THE BRONX — The office of Bronx District Attorney Darcel Clark announced Tuesday it was adding felony assault charges to the criminal case against two men arrested in the death of FDNY Battalion Chief Michael Fahy.
The case against Julio Salcedo, 34, and Garivaldi Castillo, 32, is being presented to a grand jury.
They’ve already been hit with felony drug charges in connection with the alleged marijuana “grow operation” that exploded on Tuesday, September 27th.
Michael Fahy, a 44-year-old father of three, considered a rising star in the FDNY, was hit by flying debris after the house on W. 234th Street in the Bronx erupted from some kind of gas explosion.
Fahy was buried Saturday at a Yonkers funeral, where two of his young children spoke lovingly of their father.
The two suspects face up to 25 years in prison if indicted—and convicted—on the upgraded charges. They also face the possibility of more serious charges.
Police investigators are looking at the possibility that a gas line inside the Kingsbridge home had been tampered with to give more power to the growing operation.
Turns out another alleged “grow house” was discovered in the Morris Heights section of the Bronx this week, according to a report by the Daily News.
Complaints about a strong smell of marijuana and chemicals prompted Con Edison, the police department and FDNY to check out 1962 University Avenue on Monday.
They found the main electrical line into the building had been spliced, creating a fire hazard.
Ninety marijuana plants were found in the “grow house” apartment inside of a building that contains 50 units and hundreds of residents who were at risk.
“I think it’s appalling,” Morris Heights resident Hector Gugierrez told PIX11. “It’s unsafe for the whole neighborhood. He could have blown it up to bits.”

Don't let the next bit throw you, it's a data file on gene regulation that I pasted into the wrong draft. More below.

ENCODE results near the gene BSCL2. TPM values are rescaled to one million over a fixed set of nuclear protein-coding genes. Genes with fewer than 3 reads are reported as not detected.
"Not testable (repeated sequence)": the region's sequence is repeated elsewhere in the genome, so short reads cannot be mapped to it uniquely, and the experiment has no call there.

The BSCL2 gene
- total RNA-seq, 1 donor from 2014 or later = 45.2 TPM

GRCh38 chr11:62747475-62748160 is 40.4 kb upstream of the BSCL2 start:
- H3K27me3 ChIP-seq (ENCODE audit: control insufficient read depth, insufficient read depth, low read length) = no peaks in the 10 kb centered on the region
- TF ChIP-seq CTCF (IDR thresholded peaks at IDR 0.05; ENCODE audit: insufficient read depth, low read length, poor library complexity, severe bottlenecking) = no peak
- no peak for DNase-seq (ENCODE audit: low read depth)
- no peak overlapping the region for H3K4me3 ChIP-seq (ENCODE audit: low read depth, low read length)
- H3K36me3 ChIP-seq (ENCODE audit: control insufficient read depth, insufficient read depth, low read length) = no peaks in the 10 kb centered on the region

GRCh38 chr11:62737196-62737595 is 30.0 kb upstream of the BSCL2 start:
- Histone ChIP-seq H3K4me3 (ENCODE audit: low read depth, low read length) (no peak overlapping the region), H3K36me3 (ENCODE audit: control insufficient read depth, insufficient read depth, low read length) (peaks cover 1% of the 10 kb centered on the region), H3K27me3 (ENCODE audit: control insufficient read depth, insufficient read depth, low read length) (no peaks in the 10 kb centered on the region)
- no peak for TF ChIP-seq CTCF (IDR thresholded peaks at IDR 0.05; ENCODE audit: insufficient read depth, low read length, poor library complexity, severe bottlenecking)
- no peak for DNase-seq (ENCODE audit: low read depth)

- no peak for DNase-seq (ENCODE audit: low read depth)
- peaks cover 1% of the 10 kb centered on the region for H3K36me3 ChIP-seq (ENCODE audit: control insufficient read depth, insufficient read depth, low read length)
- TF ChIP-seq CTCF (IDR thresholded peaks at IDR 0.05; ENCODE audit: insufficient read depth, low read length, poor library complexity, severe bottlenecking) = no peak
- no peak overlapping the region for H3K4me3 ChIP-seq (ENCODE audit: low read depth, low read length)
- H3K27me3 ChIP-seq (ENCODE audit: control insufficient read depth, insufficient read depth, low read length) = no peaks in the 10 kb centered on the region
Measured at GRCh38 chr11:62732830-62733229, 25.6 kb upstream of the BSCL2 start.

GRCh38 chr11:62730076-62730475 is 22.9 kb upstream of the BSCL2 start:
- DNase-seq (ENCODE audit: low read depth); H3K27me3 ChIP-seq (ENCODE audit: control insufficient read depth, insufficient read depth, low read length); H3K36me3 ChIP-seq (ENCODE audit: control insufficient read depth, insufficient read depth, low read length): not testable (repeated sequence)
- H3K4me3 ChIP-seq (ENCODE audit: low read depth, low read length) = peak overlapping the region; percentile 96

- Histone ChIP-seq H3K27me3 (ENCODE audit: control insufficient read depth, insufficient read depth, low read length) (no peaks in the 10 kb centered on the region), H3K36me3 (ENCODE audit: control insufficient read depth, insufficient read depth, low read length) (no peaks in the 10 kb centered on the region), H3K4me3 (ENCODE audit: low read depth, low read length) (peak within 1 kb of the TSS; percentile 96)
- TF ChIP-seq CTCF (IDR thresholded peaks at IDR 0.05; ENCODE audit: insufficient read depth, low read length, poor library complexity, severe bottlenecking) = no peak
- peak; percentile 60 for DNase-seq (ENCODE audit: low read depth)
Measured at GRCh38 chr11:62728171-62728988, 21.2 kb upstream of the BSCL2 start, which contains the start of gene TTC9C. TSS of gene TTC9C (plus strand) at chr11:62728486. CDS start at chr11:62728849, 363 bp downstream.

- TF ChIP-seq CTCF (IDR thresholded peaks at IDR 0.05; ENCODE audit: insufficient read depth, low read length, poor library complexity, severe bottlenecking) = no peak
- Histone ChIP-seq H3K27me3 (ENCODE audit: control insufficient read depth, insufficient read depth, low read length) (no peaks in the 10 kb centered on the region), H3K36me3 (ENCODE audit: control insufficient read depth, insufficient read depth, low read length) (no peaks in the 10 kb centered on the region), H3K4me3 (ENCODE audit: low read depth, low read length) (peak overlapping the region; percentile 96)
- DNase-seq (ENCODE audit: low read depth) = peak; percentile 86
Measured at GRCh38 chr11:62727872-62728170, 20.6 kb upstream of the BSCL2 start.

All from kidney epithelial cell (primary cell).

PIX11 decided to look at the “grow houses” in our midst and interviewed two experts on the matter: James Hunt, Special Agent in Charge of the Federal Drug Enforcement Administration in New York State and Bridget Brennan, Special Narcotics Prosecutor for New York City.
“In the past ten years, we’ve encountered 32 ‘grow operations,’ in New York,” Hunt told PIX11. “The majority of them are in rural areas.”
Yet it’s troubling that a second “grow house” was discovered in the Bronx, within a week of Battalion Chief Fahy’s death.
New York City has had several, high profile cases in recent years involving marijuana grow houses.
In February 2015, investigators looking at potential illegal waste dumping at Dell’s Maraschino Cherries in Red Hook, Brooklyn came upon a fake wall that led to a huge marijuana grow operation in the factory basement.
The long-time owner, Arthur Mondella, went to the bathroom and proceeded to fatally shoot himself in the head.
In 2013, the city was intrigued, and angered, by a Scarsdale mother of two, Andrea Sanderlin.
The glamorous blonde, who rented a luxury Tudor in Westchester for $10,000 a month, was busted in Maspeth, Queens for using a small warehouse on 57th Drive as her space for a large marijuana farm. There were residential homes across the street, and one lady who lived there told PIX11 at the time, “She should rot in jail.”
Sanderlin only spent a short amount of time in jail, made bail, and then cut a deal with the government to provide information in another marijuana case.
A judge gave the soccer mom “time served,” when she was sentenced in April 2016. Her story was compared to the cable show “Weeds,” starring Mary Louise Parker as a suburban mom selling pot to pay her bills.
Special Narcotics Prosecutor Brennan told PIX11 “grow houses” are generally rare in New York City “because it’s so densely populated, and the fumes that come out of these labs are pretty intense, so they would be noticed pretty easily.”
Yet it’s no surprise that “grow houses” pop up, because by cultivating their own marijuana, sellers can generate more profits for themselves. They’re also putting many more people at risk.